human robot interaction

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*Human-robot interactions.  Get ready for a lot more of these 

Uh oh! Robots are learning to DISOBEY humans: Humanoid machine says no to instructions if it thinks it might be hurt
  • Engineers used artificial intelligence to teach robots to disobey commands
  • The robot analyses its environment to assess whether it can perform a task
  • If it deems the command too dangerous it politely refuses to carry it out
  • The concept is designed to make human robot interactions more realistic

If Hollywood ever had a lesson for scientists it is what happens if machines start to rebel against their human creators.

Yet despite this, roboticists have started to teach their own creations to say no to human orders.

They have programmed a pair of diminutive humanoid robots called Shafer and Dempster to disobey instructions from humans if it puts their own safety at risk.

Robotics engineers are developing robots that can disobey instructions from humans if they believe it may cause them to become damaged. If asked to walk forward on a table top (pictured) the robot replies that it can’t do this as it is ‘unsafe’. However, when told a human will catch it, the robot then obeys

FULL STORY:

http://www.dailymail.co.uk/sciencetech/article-3334786/Uh-oh-Robots-learning-DISOBEY-humans-Humanoid-machine-says-no-instructions-thinks-hurt.html


***I think I saw this movie.. Didn’t end well

2

Behold the advance of human-swarm interaction. Researchers at Georgia Tech are developing a method that uses a smart tablet and red light beams to control a fleet of robots. 

When a user taps an area of the tablet screen, a red light is projected on the ground. The little robots being used for the proof of concept start moving toward the light, communicating with each other all the while to evenly space themselves out as they maneuver. Two fingers on the screen mean two beams of light, and the robots break into teams to reach the two locations on the floor.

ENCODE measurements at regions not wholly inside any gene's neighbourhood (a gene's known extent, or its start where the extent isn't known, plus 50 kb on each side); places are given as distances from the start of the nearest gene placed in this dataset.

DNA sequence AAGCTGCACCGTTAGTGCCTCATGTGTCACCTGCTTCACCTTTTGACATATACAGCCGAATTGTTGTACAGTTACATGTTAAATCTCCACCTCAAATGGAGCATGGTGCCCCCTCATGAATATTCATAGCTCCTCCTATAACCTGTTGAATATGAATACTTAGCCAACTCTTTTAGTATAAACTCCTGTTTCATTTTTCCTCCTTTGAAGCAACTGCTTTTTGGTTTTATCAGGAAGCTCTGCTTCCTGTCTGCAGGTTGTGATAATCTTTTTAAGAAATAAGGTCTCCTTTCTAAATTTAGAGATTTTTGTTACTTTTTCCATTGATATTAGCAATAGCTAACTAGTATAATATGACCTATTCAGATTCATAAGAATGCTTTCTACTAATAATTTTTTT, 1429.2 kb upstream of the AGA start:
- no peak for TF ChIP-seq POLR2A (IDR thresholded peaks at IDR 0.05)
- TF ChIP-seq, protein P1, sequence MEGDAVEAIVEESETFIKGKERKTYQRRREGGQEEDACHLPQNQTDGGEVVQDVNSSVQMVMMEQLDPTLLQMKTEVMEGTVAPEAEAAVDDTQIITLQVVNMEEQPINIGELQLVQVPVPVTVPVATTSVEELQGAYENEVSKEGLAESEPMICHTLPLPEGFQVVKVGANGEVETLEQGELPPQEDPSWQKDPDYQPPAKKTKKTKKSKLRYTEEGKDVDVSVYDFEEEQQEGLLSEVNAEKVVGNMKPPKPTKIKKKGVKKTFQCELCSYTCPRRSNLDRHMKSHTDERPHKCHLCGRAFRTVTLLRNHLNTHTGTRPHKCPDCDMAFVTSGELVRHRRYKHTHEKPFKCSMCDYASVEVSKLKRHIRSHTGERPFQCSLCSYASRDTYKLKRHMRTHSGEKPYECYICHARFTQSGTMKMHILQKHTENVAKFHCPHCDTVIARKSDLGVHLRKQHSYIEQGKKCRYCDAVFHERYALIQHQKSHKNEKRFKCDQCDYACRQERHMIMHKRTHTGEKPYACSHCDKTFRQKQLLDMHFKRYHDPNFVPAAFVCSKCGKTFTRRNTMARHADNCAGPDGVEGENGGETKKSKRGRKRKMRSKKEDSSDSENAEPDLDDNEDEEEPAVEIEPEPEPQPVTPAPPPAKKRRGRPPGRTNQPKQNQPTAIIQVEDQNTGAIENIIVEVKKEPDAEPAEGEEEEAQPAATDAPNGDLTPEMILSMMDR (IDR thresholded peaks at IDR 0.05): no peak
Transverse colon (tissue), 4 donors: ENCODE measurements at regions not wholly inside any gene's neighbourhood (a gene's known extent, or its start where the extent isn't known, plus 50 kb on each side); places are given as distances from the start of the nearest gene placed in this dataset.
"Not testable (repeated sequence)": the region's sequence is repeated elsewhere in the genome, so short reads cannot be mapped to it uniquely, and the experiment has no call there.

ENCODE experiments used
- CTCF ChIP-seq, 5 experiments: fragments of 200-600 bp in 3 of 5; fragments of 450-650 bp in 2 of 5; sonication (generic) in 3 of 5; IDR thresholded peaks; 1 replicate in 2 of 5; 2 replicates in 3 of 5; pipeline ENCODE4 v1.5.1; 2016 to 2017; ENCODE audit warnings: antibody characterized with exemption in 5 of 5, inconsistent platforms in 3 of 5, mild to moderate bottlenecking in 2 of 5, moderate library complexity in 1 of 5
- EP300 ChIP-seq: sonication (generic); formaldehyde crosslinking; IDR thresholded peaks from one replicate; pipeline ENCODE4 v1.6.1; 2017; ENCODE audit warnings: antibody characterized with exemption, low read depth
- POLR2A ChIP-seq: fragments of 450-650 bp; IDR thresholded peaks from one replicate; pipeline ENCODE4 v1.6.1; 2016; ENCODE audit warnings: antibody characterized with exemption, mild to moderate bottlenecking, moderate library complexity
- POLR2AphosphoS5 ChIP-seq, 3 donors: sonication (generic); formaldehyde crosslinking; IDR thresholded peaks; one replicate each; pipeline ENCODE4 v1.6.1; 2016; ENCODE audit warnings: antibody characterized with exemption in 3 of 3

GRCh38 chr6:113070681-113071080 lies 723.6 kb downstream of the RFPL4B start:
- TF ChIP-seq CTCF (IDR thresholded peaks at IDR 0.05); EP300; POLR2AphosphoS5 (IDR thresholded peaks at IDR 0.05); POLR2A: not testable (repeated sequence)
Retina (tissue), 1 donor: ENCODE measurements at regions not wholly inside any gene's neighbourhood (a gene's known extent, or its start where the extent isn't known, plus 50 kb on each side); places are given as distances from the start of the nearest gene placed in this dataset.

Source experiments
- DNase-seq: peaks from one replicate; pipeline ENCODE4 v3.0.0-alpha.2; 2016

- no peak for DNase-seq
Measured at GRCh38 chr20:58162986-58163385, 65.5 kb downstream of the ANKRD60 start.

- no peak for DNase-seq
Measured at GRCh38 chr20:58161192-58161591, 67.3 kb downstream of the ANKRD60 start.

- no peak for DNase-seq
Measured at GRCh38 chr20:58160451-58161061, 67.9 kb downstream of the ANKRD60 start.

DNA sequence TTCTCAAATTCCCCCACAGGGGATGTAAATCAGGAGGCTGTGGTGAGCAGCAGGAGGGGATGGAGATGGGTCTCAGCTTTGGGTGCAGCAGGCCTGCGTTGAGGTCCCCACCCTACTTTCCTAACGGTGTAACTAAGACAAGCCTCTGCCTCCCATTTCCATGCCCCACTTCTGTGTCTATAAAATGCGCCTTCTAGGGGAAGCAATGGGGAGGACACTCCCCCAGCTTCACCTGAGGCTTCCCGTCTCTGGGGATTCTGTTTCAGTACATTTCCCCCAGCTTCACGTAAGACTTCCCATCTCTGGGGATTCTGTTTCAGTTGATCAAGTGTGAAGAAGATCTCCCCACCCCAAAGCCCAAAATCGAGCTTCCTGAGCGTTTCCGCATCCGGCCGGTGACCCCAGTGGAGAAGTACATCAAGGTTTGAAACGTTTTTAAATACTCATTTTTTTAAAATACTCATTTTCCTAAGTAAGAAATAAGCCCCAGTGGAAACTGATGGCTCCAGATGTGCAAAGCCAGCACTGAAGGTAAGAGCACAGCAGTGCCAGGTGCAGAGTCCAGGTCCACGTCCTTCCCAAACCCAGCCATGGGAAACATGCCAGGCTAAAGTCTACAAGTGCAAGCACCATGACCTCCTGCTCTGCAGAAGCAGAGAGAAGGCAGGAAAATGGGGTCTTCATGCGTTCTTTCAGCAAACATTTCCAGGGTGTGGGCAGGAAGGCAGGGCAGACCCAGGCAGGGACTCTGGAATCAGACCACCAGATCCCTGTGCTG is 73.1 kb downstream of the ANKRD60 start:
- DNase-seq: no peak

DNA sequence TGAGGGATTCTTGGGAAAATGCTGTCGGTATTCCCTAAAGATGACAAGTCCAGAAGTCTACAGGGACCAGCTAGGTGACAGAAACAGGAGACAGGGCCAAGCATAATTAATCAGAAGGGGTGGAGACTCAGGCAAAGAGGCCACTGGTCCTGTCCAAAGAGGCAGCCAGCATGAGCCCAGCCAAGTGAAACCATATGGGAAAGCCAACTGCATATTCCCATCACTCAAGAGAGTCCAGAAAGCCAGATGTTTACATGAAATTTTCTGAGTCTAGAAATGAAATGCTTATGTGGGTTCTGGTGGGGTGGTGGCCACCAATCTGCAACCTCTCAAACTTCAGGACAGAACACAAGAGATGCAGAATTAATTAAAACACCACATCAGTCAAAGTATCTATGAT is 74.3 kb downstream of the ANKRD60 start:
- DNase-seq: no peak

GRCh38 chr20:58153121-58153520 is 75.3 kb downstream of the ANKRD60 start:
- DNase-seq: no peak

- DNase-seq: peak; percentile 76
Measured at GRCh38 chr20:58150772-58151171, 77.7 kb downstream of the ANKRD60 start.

“If you scale up, from fives to tens to thousands, then there’s just no way of dictating who should be doing what exactly,” said applied mathematician and roboticist Magnus Egerstedt, who is leading the research. “This area of human-swarm interaction, which is, how should a single person interact with a large collection of robots, is really something that we’re now beginning to have to address. All of a sudden autonomy and robotics has reached a level where it’s not science fiction anymore to have lots of robots out there and a single operator having to interact with large teams of robots.”

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[crossposted and edited from facebook, because I think this is indicative of an issue that goes beyond my school] 

About a month ago, I submitted a FERPA access request to the registrar’s office, and today I got a chance to look at my admission records. In one of my essays, I’d happened to mention that I’m autistic. It wasn’t the focus, and I didn’t go in depth. The essay itself was about some research I’d done in human-robot interaction that specifically involved assistive technology for developmental disabilities and I was explaining why I was drawn the work.

Of course, that one sentence was the main thing the committee picked up on. They were concerned I wouldn’t be a “good fit” - the academic culture here is too collaborative, obviously I’d be self-isolating, why didn’t I just apply to MIT or CalTech? The general consensus was that they’d make a decision based on the interview, and, luckily, my interviewer loved me. He said in his letter that he’d realized I was autistic from our conversation, and made sure to stress how “regular and mainstream” I was. He said that he knew that my autism would be an issue for the committee, and wanted to reassure them that I could have a social life. 

So I almost did not get into [school] because I openly said I had a disability. And I did get in because I can kind of/sort of/almost pass. The committee didn’t even register that what they were doing was wrong.